• Students are assigned an element.
  • Students are given worksheets with questions about that element and specific Internet sites to retrieve the information. (If computers aren’t available, the questions can be geared toward encyclopedia entries.)
  • Students gather their images based on their research.
  • In a given format, the students create a collage of images, including the name of the element, the symbol, atomic mass, and atomic number.
  • With all the elements collected, the teacher can make a large periodic table on a wall.
  • Each student presents an element; students also describe how each chosen image is connected to the element.

While murals can be a large undertaking, they include many levels of learning, from deductive and inductive reasoning skills to working on social pragmatics through the collaborative aspects of a large project.

Stained Glass Mural:

  • Students can work in teams or in groups.
  • Students do research on a specific object in the universe.
  • Using a printed image of their object, teams do collaborative drawing of their object, closely observing the nuances of their images.
  • Team members draw their images on a large piece of heavy black paper or matboard.
  • The images are cut out, leaving a thick outline intact.
  • Students paint tracing paper to the correct colors in the image.
  • Tracing paper is attached to the black paper or matboard.
  • The mural is meant to be placed in a window with light shining through.
  • Each student writes a short paper about his or her object.
  • Each team presents its image to the class.

Models are three-dimensional representations. Models should be labeled or accompanied by a color-coded key.

Cellular Models: Once the students understand the different parts of a cell, there are different ways they can build a three-dimensional cell.

The fun edible way:

  • Make jello in small bowls.
  • The students use different types of candy to represent the cell’s organelles.
  • The students make a key for what each candy represents.

3-D Plaster Relief Cells:

This is a fun, albeit messy way for students to make cell models. It is also tricky because, for the initial relief-mold, the structures need to be thought of in reverse. In other words, what would be sticking out needs to be inverted. If you have a diagram for students to use when needed, making the model can go smoothly.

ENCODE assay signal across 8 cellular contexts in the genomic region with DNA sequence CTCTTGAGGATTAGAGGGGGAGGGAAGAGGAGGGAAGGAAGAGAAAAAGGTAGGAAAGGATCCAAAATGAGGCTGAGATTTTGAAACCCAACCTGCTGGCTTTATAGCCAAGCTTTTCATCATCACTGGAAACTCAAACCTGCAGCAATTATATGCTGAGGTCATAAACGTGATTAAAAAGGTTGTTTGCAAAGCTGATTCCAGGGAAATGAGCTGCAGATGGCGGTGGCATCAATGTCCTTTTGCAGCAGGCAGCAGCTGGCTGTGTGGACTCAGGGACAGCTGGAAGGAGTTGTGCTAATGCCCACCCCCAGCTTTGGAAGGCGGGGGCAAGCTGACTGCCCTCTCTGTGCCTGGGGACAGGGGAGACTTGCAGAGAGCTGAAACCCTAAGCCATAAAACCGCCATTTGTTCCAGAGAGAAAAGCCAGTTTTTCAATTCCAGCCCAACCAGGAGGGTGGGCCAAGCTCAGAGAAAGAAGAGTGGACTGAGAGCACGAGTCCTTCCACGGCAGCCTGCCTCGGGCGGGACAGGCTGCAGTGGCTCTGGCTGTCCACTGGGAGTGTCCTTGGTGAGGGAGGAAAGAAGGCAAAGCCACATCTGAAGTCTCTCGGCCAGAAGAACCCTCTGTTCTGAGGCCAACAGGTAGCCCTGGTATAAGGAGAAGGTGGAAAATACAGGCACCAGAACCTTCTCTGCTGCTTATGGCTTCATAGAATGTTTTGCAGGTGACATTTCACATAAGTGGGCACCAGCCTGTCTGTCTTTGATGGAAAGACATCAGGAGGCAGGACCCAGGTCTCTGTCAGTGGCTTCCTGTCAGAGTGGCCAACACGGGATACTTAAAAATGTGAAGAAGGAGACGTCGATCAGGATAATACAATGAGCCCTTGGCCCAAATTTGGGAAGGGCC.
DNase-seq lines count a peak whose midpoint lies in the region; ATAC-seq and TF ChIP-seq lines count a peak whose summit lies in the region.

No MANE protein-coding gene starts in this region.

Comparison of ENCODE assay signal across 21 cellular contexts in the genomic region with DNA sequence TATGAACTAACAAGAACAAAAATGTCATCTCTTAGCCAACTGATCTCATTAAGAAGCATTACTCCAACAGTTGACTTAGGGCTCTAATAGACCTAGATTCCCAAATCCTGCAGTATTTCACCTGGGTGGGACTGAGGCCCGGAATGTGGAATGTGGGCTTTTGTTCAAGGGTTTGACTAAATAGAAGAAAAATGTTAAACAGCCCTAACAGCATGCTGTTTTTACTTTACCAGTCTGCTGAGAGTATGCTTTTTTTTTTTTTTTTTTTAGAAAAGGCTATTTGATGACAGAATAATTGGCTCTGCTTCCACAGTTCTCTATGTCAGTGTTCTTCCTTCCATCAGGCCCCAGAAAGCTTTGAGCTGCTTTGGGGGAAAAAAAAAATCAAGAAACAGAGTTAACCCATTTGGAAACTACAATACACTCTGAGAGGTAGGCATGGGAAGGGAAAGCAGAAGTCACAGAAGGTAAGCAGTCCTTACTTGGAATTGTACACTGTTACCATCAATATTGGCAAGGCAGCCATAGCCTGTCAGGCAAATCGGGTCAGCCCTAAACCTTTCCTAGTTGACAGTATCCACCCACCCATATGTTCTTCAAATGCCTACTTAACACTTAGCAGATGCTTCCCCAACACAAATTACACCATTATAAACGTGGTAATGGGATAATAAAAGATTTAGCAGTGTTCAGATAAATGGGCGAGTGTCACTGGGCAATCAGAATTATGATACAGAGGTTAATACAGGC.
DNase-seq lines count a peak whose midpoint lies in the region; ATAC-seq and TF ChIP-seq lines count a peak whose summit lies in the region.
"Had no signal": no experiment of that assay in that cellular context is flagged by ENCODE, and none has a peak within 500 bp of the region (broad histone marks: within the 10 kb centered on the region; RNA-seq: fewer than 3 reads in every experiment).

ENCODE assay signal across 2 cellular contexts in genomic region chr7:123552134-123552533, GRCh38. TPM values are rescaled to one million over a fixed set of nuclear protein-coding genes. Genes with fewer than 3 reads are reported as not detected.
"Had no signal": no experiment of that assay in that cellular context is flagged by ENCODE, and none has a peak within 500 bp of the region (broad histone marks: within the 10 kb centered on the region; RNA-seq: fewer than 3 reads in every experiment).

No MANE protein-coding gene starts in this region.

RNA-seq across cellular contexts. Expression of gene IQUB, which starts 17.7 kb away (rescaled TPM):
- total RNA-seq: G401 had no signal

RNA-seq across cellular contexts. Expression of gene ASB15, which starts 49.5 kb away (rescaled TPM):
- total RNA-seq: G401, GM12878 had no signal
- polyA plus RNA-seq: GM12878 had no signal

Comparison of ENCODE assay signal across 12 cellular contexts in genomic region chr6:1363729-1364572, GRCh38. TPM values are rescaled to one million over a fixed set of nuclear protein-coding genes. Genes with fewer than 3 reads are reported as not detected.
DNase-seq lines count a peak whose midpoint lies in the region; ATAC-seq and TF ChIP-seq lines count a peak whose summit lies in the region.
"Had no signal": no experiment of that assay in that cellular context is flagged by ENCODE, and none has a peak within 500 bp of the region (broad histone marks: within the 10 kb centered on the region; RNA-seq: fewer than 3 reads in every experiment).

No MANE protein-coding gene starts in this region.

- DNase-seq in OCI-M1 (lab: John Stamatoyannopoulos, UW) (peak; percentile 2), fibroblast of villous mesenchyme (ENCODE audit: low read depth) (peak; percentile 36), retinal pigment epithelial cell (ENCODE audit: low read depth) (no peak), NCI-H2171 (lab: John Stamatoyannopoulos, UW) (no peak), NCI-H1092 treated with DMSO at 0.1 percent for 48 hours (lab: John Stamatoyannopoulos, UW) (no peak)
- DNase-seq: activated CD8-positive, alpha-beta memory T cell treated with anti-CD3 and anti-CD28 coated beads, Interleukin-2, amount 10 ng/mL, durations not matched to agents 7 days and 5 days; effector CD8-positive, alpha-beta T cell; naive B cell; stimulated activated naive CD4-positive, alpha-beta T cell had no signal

• The students use clay to make a relief mold of either a plant or animal cell.
  • Cardboard pieces that stand 3 inches above the clay mold are positioned butting up to the edges. The edges should be taped on the outside (using masking tape). This should resemble the clay mold sitting inside a fitted box.
  • Mix the plaster and pour it over the mold until the plaster is level with the top of the cardboard. (Warm water makes the plaster start to set quickly.)
  • Once the plaster has set (overnight), remove the cardboard and peel the clay away.
  • The casting should be gently cleaned with water in a sink
  • Bits of clay that remain on the casting can be cleaned off gently using a toothbrush and water
  • When the casting is dry, it can painted.
  • The students should then make a color-coded key for each organelle.

Casting can also be easily done with animal tracks. When tracks are found, use dirt to build an edge around the track. Plaster can be mixed outside and poured on the track. It will take a while for the plaster to set, depending on the temperature and humidity. Once the plaster is set, the cast track can be taken inside and rinsed off in a sink.

Art can also be incorporated into the science classroom by very basic means as well as a part of bigger projects. Observations in labs should be drawn as well as written. Use of observational skills is as necessary for a successful lab report as for a piece of art. Drawing an idea or color coding a diagram can help a student remember and connect image to word.

For every art-based project, the effectiveness of the piece should be discussed as a class. Important parallels can be drawn between the lab report and the artist’s critique. In a critique, a piece of work is examined, layers of meaning are peeled away, and observations must be backed up with valid reasoning. Like the lab report, it requires organized thinking and the synthesizing of material in order to write a conclusion. Both serve to help students think critically and work on their expressive language skills. Writing out a lab report helps students form questions and sequentially organize a series of events, leading them to examine the cause and effect within an experiment. As students’ scientific understanding develops and grows, their curiosity will grow as well.


This article was written by Rebecca Alberts. For more information, see the Contributors page. Email Rebecca at beyondpenguins@msteacher.org.

Copyright December 2008 – The Ohio State University. This material is based upon work supported by the National Science Foundation under Grant No. 0733024. Any opinions, findings, and conclusions or recommendations expressed in this material are those of the author(s) and do not necessarily reflect the views of the National Science Foundation. This work is licensed under an Attribution-ShareAlike 3.0 Unported Creative Commons license